WIPO Arbitration and Mediation Center

ADMINISTRATIVE PANEL DECISION

Groupon Inc. v. SchoolBizPromotion, Osama Amer

Case No. D2014-1607

1. The Parties

The Complainant is Groupon Inc. of Chicago, Illinois, United States of America, internally-represented.

The Respondent is SchoolBizPromotion, Osama Amer of Cumming, Georgia, United States of America.

2. The Domain Names and Registrar

The disputed domain names <goodwellgroupon.com> and <goodwillgroupon.com> (the “Domain Names”) are registered with Launchpad.com Inc. (the “Registrar”).

3. Procedural History

The Complaint was filed with the WIPO Arbitration and Mediation Center (the “Center”) on September 18, 2014. On September 18, 2014, the Center transmitted by email to the Registrar a request for registrar verification in connection with the Domain Names. On the same day, the Registrar transmitted by email to the Center its verification response confirming the Respondent as the registrant and providing contact details.

The Center verified that the Complaint satisfied the formal requirements of the Uniform Domain Name Dispute Resolution Policy (the “Policy” or “UDRP”), the Rules for Uniform Domain Name Dispute Resolution Policy (the “Rules”), and the WIPO Supplemental Rules for Uniform Domain Name Dispute Resolution Policy (the “Supplemental Rules”).

In accordance with the Rules, paragraphs 2(a) and 4(a), the Center formally notified the Respondent of the Complaint, and the proceeding commenced on September 24, 2014. In accordance with the Rules, paragraph 5(a), the due date for Response was October 14, 2014. The Respondent sent several email communications to the Center but did not submit a formal response.

The Center appointed Michelle Brownlee as the sole panelist in this matter on October 20, 2014. The Panel finds that it was properly constituted. The Panel has submitted the Statement of Acceptance and Declaration of Impartiality and Independence, as required by the Center to ensure compliance with the Rules, paragraph 7.

4. Factual Background

The Complainant owns United States Trademark Registration Nos. 3685954 for the mark GROUPON, 4222645 for the mark GROUPON and design, 4302184 for GROUPON GOODS, 4068591 for GROUPONLIVE, 3965842 for GROUPONWORKS, and 4010592 for GROUPON NOW in connection with “promoting the goods and services of others by providing a web site featuring coupons, rebates, price-comparison information, product reviews, links to the retail web sites of others, and discount information” in International Class 35. The Complainant also owns several other United States trademark registrations for marks that include the term GROUPON in connection with related services.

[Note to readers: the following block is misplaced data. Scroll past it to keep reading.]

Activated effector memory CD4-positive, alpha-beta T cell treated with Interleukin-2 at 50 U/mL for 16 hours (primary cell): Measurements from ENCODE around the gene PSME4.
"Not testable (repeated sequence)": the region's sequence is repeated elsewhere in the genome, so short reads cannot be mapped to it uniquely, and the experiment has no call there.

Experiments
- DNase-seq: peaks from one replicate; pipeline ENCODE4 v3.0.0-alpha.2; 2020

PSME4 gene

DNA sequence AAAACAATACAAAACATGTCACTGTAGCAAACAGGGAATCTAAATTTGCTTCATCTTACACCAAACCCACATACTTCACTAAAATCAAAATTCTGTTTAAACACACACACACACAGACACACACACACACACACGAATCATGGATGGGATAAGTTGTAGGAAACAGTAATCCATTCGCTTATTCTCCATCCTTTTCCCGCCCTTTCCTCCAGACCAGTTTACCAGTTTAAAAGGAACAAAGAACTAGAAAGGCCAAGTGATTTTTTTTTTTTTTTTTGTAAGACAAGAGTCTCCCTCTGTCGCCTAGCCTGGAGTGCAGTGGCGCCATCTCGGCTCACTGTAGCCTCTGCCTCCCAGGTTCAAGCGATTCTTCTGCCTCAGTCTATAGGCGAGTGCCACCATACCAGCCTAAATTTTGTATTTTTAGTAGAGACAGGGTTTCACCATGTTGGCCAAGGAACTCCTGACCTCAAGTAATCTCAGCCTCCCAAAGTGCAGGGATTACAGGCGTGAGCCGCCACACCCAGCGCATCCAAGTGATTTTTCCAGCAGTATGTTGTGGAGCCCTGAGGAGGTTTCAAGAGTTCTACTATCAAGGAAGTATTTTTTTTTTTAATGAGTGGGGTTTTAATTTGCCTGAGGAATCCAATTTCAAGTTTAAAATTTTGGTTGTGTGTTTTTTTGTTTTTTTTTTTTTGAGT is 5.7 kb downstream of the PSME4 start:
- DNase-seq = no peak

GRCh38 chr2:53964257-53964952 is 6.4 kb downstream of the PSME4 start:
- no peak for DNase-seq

The Respondent registered the domain name <goodwellgroupon.com> on or about May 1, 2014 and registered the domain name <goodwillgroupon.com> on or about May 10, 2014.

5. Parties’ Contentions

A. Complainant

The Complainant states that it is a worldwide leader in local commerce, offering hundreds of daily deals on restaurants and local businesses to over 53 million active customers and more than 200 million subscribers worldwide. The Complainant has worked with more than 500,000 merchants worldwide and has sold nearly 400 million deals since its inception. The Complainant offers daily deals in hundreds of markets in North and South America, Europe, Africa, Asia and Australia, and currently operates in at least 48 countries worldwide, including more than 1,000 cities. The Complainant offers its services primarily through its web site located at the <groupon.com> domain name, which attracts more than 15 million unique visitors per month.

The Complainant contends that its GROUPON mark is a unique and fanciful name with no real-world correlation, and that the mark has become famous through extensive use.

The Complainant submits that the Domain Names are confusingly similar to its GROUPON mark, that the Respondent has no rights to or legitimate interests in respect of the Domain Names, and that the Domain Names were registered and are being used in bad faith. The Complainant argues that the Respondent is using the <goodwillgroupon.com> domain name in connection with a “clone” site that is designed to copy the look and functionality of the Complainant’s web site. The Complainant contends that the use of the <goodwillgroupon.com> domain name with a site that is designed to look like the Complainant’s site is likely to deceive Internet users into believing that the domain name is associated with the Complainant. The Complainant states that the domain name <goodwellgroupon.com> resolves to a blank page that lacks content. The Complainant argues that the Respondent’s absence of any content is evidence of bad faith use of the domain name. The Complainant notes that the Respondent hid his identity through a privacy service and did not respond to a cease and desist letter sent by the Complainant, and argues that these facts are further evidence of the Respondent’s bad faith registration and use of the Domain Names.

B. Respondent

The Respondent did not submit a formal response to the Complainant’s contentions. However, the Respondent did make arguments in support of his good faith in the communications that he made to the Center, and the Panel will consider those as a response. The Respondent stated that he is in the process of getting a non-profit organization recognized by the Internal Revenue Service that will raise money for public schools in Georgia. The Respondent stated, “We named our web site goodwillgroupon.com in good faith and because we admire your company greatly, not to take your customers away from you. We thought that any name as long as it is not the same, we should be ok.” The Respondent also argued that his services were different than those of the Complainant. The Respondent stated, “As far as our website concept, it is totally different than your company. The advertising is free to merchants and we just sell the offers as coupons to consumers where they have to donate part of their savings to a school of their choice.” The Respondent also offered to transfer his web site to the Complainant “for a small compensation” if the Complainant would promise to help the public schools nationwide in the United States.